A Vast Array of Activitives

The Pine Valley Outdoor Centre site has an array of fun activities should you wish to partake in these during your stay, such as an adventure playground, confidence course and waterslide, or you may wish to do any of the following activities which are all in very close range:

  • Mountain stream visit
  • Orienteering
  • Mountain biking
  • Flora and fauna studies
  • Hunting & fishing
  • Night hikes
  • Glow worms
  • Tramping
  • Waterfall visit
  • Nature bush walks

Pine Valley Outdoor Centre sits adjacent to Mt Richmond Forest Park

The area provides plenty of opportunities for bushwalking, tramping, rock climbing, fishing, hunting, climbing, rock hounding, horse riding, trail biking and mountain biking as well as studying botany and wildlife.  Night hikes are illuminated by glow worms but not so much as to detract from the brilliant star gazing, and of course night hikes provide the best opportunity to see the wide variety of nocturnal native freshwater fish.

Mt Richmond Forest Park stretches 100km along the rugged backbone of the Mt Richmond Range and includes all 5 species of beech in New Zealand, as well as the common podocarps; Rimu, Totara, Matai, Miro and Kahikatea.  Most of the smaller native forest birds find homes in the area including Bush Robins, Grey Warbler, Fantail, Bellbird, Tomtit, Rifleman and Silvereye.  Tui, Weka and Kereru are also common.  The streams in the area support a large number of freshwater fish including native species as well as the elusive Trout.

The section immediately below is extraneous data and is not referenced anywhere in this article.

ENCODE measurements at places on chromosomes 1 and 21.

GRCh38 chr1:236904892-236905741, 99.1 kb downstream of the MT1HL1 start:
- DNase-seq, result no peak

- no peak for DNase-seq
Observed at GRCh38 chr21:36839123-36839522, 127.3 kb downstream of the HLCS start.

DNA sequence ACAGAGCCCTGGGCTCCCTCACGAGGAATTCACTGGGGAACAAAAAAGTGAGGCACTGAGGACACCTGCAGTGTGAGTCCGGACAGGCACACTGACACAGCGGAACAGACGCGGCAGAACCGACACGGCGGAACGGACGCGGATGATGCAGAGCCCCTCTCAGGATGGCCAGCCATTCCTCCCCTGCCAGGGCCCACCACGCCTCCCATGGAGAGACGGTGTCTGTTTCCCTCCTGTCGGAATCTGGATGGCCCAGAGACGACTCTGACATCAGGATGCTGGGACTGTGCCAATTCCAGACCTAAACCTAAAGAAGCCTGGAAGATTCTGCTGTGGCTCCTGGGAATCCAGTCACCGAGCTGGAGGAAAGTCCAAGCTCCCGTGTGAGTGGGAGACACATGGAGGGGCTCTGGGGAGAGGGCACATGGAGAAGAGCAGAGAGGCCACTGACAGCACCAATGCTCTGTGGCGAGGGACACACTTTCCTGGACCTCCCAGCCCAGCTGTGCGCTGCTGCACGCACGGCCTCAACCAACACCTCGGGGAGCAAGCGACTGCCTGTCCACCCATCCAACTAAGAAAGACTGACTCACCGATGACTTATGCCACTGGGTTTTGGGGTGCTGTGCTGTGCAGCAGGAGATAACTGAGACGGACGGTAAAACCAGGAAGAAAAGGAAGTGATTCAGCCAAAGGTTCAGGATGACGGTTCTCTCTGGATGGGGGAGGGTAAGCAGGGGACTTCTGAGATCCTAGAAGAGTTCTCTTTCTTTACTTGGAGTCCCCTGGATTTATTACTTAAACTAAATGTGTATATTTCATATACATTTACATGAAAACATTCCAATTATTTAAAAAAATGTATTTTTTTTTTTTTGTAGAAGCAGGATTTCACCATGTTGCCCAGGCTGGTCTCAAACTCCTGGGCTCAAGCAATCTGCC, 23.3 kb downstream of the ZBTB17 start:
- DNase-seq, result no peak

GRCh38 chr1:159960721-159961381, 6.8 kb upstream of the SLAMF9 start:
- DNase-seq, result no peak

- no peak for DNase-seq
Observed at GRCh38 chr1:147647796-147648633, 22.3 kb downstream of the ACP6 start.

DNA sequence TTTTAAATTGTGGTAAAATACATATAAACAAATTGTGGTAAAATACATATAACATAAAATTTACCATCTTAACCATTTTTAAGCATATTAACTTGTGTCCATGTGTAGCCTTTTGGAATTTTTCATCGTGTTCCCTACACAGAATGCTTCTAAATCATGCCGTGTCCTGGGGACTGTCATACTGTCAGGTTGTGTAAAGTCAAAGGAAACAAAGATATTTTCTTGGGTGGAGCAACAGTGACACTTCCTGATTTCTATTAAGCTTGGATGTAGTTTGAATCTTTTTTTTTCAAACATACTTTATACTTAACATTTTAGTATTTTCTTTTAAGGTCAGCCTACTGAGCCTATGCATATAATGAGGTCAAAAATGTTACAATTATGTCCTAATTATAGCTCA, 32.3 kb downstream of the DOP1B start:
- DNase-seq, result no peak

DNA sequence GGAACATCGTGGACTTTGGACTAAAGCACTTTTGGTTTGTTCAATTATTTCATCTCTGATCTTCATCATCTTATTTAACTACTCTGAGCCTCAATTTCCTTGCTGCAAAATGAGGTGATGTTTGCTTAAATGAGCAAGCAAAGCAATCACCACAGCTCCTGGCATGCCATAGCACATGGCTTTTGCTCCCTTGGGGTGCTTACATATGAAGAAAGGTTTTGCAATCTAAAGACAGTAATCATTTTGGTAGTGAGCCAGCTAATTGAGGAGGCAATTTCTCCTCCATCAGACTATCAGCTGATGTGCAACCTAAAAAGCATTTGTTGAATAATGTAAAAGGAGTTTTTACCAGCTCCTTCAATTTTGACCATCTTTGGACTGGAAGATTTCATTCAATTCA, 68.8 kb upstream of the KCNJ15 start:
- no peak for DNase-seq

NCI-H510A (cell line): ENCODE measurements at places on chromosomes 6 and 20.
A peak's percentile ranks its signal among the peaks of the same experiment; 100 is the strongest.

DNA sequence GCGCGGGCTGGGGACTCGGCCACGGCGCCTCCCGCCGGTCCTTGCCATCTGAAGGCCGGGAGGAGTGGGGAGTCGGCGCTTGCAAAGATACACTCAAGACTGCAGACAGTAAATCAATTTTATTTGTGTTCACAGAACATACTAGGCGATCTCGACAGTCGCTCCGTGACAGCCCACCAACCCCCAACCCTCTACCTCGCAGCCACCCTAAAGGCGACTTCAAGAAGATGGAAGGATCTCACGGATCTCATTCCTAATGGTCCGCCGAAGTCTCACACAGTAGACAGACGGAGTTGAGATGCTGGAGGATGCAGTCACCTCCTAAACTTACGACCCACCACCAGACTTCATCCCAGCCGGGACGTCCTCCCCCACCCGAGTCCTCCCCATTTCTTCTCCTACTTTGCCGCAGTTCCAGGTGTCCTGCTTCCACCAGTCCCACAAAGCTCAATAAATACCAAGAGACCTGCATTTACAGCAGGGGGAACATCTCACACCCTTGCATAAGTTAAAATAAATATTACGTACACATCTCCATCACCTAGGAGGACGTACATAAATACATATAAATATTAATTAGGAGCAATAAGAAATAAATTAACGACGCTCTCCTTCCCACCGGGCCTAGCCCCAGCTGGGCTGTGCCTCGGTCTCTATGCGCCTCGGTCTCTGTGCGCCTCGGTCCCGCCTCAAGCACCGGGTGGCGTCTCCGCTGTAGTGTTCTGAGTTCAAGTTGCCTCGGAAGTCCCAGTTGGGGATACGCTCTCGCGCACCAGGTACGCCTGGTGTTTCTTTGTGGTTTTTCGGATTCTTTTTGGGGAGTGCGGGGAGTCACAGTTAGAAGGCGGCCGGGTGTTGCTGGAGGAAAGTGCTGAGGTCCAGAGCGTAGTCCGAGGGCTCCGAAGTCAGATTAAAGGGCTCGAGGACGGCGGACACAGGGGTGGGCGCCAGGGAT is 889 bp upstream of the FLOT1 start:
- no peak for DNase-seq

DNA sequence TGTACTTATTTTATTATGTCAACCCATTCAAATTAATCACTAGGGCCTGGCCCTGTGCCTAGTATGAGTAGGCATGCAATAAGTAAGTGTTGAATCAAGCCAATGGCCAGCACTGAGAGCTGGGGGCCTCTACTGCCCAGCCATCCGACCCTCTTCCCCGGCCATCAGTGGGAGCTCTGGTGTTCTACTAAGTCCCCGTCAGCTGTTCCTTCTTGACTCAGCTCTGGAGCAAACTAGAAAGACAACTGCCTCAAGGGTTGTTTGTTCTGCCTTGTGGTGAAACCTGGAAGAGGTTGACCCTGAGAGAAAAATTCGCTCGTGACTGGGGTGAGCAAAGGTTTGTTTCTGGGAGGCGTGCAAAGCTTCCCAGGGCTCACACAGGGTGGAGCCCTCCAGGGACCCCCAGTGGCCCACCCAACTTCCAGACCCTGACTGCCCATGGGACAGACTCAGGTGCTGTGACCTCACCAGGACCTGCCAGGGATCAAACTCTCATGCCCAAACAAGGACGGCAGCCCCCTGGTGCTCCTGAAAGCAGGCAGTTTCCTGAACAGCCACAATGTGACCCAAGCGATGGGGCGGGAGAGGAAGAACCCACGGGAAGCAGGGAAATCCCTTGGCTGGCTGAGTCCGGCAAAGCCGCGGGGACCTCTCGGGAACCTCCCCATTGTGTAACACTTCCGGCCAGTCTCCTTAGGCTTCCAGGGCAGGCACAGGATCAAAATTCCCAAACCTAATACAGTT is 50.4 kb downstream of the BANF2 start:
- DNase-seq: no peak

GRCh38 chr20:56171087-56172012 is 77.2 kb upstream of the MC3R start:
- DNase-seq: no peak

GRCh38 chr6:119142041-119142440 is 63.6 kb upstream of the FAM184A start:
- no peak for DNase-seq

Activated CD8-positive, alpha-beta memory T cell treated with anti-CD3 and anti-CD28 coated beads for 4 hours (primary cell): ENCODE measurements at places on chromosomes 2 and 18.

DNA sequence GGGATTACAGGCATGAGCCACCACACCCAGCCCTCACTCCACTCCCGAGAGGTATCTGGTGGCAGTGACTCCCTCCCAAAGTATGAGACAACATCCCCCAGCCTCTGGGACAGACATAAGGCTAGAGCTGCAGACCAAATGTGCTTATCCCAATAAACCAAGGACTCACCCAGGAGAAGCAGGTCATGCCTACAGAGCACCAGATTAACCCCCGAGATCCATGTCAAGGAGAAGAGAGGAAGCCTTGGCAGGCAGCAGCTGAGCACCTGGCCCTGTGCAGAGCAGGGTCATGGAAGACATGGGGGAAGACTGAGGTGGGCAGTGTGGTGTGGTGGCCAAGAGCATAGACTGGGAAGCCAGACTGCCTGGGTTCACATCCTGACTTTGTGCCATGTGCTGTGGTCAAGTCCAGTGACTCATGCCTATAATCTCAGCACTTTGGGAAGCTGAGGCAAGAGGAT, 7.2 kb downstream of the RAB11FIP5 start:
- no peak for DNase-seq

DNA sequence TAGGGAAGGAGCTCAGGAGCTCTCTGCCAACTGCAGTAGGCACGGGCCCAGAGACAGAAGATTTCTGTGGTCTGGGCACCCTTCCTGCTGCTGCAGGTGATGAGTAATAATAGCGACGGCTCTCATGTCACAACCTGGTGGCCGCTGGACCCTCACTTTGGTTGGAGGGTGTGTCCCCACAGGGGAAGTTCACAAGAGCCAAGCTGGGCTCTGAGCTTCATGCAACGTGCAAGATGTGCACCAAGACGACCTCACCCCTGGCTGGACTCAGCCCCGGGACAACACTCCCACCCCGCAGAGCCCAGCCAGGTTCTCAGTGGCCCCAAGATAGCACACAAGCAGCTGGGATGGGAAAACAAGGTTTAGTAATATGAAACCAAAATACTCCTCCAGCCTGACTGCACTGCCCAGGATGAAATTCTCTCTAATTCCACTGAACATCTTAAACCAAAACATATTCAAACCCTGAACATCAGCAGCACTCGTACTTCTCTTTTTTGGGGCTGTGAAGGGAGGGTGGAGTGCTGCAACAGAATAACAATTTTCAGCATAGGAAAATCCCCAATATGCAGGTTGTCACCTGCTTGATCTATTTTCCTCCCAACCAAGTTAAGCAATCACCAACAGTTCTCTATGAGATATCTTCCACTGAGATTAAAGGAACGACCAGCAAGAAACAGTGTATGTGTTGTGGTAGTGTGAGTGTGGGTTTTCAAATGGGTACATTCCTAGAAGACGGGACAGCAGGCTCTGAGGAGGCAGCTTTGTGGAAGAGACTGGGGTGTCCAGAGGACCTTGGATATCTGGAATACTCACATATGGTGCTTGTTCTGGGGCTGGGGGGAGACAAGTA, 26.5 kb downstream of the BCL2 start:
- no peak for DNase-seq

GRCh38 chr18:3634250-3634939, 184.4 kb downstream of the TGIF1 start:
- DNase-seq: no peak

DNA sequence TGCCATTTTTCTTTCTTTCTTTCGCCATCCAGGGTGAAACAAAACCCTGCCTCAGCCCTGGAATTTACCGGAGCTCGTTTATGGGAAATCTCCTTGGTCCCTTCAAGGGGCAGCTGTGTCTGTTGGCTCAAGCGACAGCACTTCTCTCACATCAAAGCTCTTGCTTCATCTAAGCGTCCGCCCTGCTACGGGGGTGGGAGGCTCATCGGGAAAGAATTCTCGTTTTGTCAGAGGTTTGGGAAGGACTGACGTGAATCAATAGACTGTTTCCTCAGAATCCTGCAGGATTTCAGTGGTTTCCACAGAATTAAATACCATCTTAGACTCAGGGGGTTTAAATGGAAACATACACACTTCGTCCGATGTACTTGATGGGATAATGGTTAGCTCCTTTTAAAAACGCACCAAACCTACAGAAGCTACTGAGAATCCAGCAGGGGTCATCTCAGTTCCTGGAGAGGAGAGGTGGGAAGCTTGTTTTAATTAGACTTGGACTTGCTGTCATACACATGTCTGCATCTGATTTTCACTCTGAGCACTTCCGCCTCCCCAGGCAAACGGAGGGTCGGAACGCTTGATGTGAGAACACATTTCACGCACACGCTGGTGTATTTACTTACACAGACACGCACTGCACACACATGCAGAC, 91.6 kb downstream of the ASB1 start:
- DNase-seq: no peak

Points of interest

Geologically

Geologically the area is very interesting, with the largest active fault in New Zealand, the Alpine Fault, running down the Wairau Valley.  The rocks here match exactly those in western Otago, 450km to the south.  The West Coast moves along the fault, north-east, at a rate of 2-3 metres per century.

Maori History

Maori routes and trails crossed the Richmond Ranges.  Stone pakohe (argillite), a very hard metamorphosed mudstone, is found in the area and was used by Maori to make tools and weapons.  The stone was tool material of the highest quality and a major trading resource.

Gold Panning

At different times from the 1860s to the 1930s, gold was panned and mined in this area. European settlers cleared vast areas for farming.  To stabilise the eroded soils, pine plantations began in the mid-1960s. Remnants of the mining days (gold and chrome) and flax and timber milling can be found through out the valley and in the Mill Flat area just across the swing bridge a short drive from the Outdoor Centre.